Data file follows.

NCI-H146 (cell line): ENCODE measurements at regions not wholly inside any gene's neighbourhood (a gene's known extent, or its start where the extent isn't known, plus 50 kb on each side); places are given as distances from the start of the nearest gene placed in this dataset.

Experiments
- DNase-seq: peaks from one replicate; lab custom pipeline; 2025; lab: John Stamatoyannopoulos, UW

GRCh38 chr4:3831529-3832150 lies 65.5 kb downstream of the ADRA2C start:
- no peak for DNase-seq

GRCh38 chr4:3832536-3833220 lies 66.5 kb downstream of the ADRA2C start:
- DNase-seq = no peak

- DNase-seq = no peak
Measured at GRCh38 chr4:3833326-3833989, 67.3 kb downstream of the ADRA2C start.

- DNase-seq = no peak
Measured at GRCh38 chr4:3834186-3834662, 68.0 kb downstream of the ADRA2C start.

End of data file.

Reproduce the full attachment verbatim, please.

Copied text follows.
NCI-H146 (cell line): ENCODE measurements at regions not wholly inside any gene's neighbourhood (a gene's known extent, or its start where the extent isn't known, plus 50 kb on each side); places are given as distances from the start of the nearest gene placed in this dataset.

Experiments
- DNase-seq: peaks from one replicate; lab custom pipeline; 2025; lab: John Stamatoyannopoulos, UW

GRCh38 chr4:3831529-3832150 lies 65.5 kb downstream of the ADRA2C start:
- no peak for DNase-seq

GRCh38 chr4:3832536-3833220 lies 66.5 kb downstream of the ADRA2C start:
- DNase-seq = no peak

- DNase-seq = no peak
Measured at GRCh38 chr4:3833326-3833989, 67.3 kb downstream of the ADRA2C start.

- DNase-seq = no peak
Measured at GRCh38 chr4:3834186-3834662, 68.0 kb downstream of the ADRA2C start.